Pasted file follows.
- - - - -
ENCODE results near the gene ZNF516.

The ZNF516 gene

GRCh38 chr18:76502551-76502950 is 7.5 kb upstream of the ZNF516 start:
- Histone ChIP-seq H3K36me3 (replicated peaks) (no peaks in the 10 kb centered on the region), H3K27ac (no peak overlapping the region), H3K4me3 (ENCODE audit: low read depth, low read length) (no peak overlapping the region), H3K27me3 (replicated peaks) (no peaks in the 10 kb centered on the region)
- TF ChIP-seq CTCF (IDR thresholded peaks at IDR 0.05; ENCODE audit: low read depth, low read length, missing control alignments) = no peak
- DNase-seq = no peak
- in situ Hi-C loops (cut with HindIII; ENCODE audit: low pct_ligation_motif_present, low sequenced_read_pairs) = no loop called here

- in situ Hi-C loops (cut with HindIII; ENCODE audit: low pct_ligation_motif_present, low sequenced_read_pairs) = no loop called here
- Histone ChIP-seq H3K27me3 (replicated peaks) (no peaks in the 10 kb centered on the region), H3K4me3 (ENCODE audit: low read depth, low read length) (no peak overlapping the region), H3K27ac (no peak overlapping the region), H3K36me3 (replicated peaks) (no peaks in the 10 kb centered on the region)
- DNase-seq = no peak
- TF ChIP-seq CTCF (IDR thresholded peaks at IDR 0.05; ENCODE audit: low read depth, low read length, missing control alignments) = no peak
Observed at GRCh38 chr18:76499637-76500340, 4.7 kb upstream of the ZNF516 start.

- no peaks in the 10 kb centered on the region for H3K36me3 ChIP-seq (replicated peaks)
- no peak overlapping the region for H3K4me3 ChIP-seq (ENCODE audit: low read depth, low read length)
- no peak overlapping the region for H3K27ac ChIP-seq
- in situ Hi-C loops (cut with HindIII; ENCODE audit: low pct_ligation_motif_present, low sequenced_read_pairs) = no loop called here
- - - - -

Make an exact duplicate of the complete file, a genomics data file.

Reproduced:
ENCODE results near the gene ZNF516.

The ZNF516 gene

GRCh38 chr18:76502551-76502950 is 7.5 kb upstream of the ZNF516 start:
- Histone ChIP-seq H3K36me3 (replicated peaks) (no peaks in the 10 kb centered on the region), H3K27ac (no peak overlapping the region), H3K4me3 (ENCODE audit: low read depth, low read length) (no peak overlapping the region), H3K27me3 (replicated peaks) (no peaks in the 10 kb centered on the region)
- TF ChIP-seq CTCF (IDR thresholded peaks at IDR 0.05; ENCODE audit: low read depth, low read length, missing control alignments) = no peak
- DNase-seq = no peak
- in situ Hi-C loops (cut with HindIII; ENCODE audit: low pct_ligation_motif_present, low sequenced_read_pairs) = no loop called here

- in situ Hi-C loops (cut with HindIII; ENCODE audit: low pct_ligation_motif_present, low sequenced_read_pairs) = no loop called here
- Histone ChIP-seq H3K27me3 (replicated peaks) (no peaks in the 10 kb centered on the region), H3K4me3 (ENCODE audit: low read depth, low read length) (no peak overlapping the region), H3K27ac (no peak overlapping the region), H3K36me3 (replicated peaks) (no peaks in the 10 kb centered on the region)
- DNase-seq = no peak
- TF ChIP-seq CTCF (IDR thresholded peaks at IDR 0.05; ENCODE audit: low read depth, low read length, missing control alignments) = no peak
Observed at GRCh38 chr18:76499637-76500340, 4.7 kb upstream of the ZNF516 start.

- no peaks in the 10 kb centered on the region for H3K36me3 ChIP-seq (replicated peaks)
- no peak overlapping the region for H3K4me3 ChIP-seq (ENCODE audit: low read depth, low read length)
- no peak overlapping the region for H3K27ac ChIP-seq
- in situ Hi-C loops (cut with HindIII; ENCODE audit: low pct_ligation_motif_present, low sequenced_read_pairs) = no loop called here